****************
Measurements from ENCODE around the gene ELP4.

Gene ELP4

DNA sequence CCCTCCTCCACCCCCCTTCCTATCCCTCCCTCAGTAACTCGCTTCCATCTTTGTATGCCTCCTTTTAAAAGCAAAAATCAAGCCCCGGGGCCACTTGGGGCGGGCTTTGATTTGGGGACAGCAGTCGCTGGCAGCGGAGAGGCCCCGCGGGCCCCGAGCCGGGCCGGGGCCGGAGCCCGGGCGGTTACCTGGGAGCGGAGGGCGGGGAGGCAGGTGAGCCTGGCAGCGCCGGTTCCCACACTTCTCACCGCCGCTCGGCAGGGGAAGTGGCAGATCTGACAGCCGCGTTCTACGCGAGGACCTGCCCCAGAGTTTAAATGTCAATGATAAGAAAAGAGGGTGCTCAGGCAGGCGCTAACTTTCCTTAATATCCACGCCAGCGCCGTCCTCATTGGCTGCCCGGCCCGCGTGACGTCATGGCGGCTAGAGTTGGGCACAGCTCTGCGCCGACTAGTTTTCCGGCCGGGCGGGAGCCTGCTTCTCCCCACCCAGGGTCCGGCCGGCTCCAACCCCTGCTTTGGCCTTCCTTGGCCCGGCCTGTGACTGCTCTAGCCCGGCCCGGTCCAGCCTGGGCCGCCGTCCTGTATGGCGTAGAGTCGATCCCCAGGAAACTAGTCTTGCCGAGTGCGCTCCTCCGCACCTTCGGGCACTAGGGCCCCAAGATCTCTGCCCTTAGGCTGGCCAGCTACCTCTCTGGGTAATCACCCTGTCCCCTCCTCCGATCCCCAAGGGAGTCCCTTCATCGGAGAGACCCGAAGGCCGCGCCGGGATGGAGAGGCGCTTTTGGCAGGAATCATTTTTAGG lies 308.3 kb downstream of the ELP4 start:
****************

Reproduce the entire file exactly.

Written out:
Measurements from ENCODE around the gene ELP4.

Gene ELP4

DNA sequence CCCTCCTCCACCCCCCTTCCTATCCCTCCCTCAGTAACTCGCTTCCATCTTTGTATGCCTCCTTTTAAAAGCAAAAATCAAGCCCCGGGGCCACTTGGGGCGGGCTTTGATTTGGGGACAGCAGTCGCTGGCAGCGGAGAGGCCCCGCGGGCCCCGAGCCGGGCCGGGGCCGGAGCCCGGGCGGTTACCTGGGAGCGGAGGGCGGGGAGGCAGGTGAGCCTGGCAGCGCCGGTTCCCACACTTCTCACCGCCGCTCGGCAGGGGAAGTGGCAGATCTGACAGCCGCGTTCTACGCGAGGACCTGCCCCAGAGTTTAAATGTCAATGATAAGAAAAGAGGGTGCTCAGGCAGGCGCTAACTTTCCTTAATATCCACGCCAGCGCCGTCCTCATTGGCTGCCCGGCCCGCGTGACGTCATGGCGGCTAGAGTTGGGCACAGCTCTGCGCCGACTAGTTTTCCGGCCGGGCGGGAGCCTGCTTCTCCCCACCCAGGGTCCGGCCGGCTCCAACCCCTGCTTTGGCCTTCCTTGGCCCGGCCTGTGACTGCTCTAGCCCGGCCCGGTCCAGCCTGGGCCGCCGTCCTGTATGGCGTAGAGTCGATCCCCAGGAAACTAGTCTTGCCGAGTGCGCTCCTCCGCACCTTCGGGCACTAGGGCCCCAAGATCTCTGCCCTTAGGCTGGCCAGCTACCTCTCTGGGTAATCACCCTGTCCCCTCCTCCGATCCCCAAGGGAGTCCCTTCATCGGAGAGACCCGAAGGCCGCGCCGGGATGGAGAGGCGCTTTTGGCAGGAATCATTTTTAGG lies 308.3 kb downstream of the ELP4 start: